One of Spain’s most significant Gothic monuments. Construction began in 1221, on a Romanesque temple, which gradually evolved into the new architectural style. This style made its way over from France, along the Camino. It was consecrated in 1260. It is known for its ornately decorated openwork spires, which rise to an impressive height of 275 feet (84 m). It is located on the French Way.
Leon Cathedral Stained Glass (13th century)Spanish Federation of Associations of Friends of the St. James Way
León Cathedral (2011)
The greatest example of stained-glass window art is found at León Cathedral. The last restoration meant that 6,000 square feet (1,800 sq m) of surface area now fills the enormous naves with color. The Pulchra Leonina was built over an old Romanesque temple at the end of the 13th century. It is located on the French Way.
Vizcaya Bridge (2006)
It is a transporter bridge found between the cities of Portugalete and Guecho, stretching across the Bilbao estuary. It was built in between 1887 and 1893. It was the first to be built using suspension bridge technology. It is 525 feet (160 m) long and 200 feet (61 m) high. The Northern Way runs alongside it.
Monuments of Oviedo and the kingdom of Asturias (1985, 1998)
Santa María del Naranco is one of the most complete examples of styles of Asturian or Ramirense style within the pre-Romanesque style. It was originally a palace and was completed in 842. It is located on the Northern Way.
Tower of Hercules (2nd Century)Regional Government of Galicia
Tower of Hercules (2009)
A lighthouse of Roman origin which was built in the 1st century. Measuring 180 feet (55 m) high, it is the oldest functioning lighthouse. It was originally 120 feet (36 m) high and was raised 60 feet (19 m) when it underwent remodeling work in the 18th century. It is located at one of the headwaters of the English Way (Camino Inglés).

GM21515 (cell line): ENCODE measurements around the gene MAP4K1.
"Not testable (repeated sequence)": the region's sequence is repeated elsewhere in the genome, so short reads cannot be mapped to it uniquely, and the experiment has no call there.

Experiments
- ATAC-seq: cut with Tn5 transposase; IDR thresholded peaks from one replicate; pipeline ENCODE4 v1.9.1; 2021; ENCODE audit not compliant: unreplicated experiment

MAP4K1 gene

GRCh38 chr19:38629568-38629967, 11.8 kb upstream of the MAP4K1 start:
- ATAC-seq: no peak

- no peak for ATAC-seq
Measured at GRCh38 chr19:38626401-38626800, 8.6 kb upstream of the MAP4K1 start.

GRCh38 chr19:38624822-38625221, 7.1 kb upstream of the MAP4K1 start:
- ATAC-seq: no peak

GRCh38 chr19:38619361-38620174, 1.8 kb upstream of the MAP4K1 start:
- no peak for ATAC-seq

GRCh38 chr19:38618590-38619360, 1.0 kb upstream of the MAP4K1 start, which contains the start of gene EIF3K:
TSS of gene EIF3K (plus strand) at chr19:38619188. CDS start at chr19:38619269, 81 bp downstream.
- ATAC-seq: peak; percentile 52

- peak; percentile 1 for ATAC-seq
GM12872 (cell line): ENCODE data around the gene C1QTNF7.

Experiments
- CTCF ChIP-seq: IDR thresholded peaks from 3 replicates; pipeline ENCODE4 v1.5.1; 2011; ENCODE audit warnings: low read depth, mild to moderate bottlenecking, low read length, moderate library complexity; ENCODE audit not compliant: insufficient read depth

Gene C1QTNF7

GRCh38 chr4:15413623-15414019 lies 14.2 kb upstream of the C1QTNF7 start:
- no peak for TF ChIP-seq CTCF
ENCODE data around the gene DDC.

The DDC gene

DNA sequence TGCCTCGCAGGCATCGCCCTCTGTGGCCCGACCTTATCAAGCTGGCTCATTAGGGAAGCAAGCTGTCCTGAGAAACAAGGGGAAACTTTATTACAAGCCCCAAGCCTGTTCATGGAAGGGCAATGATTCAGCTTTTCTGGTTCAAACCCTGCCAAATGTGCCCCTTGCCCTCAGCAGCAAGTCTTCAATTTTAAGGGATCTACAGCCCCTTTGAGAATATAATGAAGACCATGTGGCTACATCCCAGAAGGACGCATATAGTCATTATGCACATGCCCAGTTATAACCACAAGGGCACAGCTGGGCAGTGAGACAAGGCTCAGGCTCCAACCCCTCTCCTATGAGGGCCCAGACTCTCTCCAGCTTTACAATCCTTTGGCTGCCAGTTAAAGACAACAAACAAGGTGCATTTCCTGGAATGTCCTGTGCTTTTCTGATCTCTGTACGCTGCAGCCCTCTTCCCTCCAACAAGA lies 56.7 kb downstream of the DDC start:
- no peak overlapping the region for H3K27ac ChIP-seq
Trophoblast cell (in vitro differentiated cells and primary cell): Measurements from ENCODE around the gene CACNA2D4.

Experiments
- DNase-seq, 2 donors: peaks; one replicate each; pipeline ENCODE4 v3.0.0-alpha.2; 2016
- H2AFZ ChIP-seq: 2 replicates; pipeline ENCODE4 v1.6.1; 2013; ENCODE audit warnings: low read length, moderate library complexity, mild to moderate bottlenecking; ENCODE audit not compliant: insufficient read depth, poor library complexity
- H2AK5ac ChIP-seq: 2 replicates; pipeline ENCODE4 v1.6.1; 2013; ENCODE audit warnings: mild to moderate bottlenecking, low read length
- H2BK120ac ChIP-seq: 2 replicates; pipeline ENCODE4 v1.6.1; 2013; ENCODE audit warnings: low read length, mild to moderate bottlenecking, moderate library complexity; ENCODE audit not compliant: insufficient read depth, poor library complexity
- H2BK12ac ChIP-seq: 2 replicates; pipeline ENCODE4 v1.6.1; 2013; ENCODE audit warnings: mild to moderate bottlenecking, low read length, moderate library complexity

Roman wall of Lugo: Mosqueira Tower (260-310)Regional Government of Galicia
Roman Wall of Lugo (2000)
The Roman Wall of Lugo surrounds what was Lucus Augusti, a city founded in 13 BCE. Measuring 7,400 feet (2,266 m) in length and boasting 71 towers, it has managed to remain naturally integrated into the city's growth through the centuries, preserved in its entirety. You can walk the whole wall. It is on the Original Way (Camino Primitivo).
Rúa de San Pedro in Santiago de Compostela (2021)Regional Government of Galicia
The old city of Santiago de Compostela (1985)
The old city of Santiago originated from the discovery of the Apostle Saint James’ tomb in the 9th century. It was formerly a fort and later, a small Roman city. After the construction of the first cathedral, Santiago gradually transformed into an important administrative and cultural center. It is here that all the Caminos converge.
The Obradoiro Square (1738-1750) by Fernando Casas NovoaRegional Government of Galicia
The Plaza del Obradoiro in Santiago de Compostela is considered one of the most beautiful squares in the world, flanked by the Cathedral of Santiago, the Hostal de los Reyes Católocos, the Rajoi Palace (seat of the Galician Government), the Town Hall and the University. A collection of all the powers and services the city has to offer.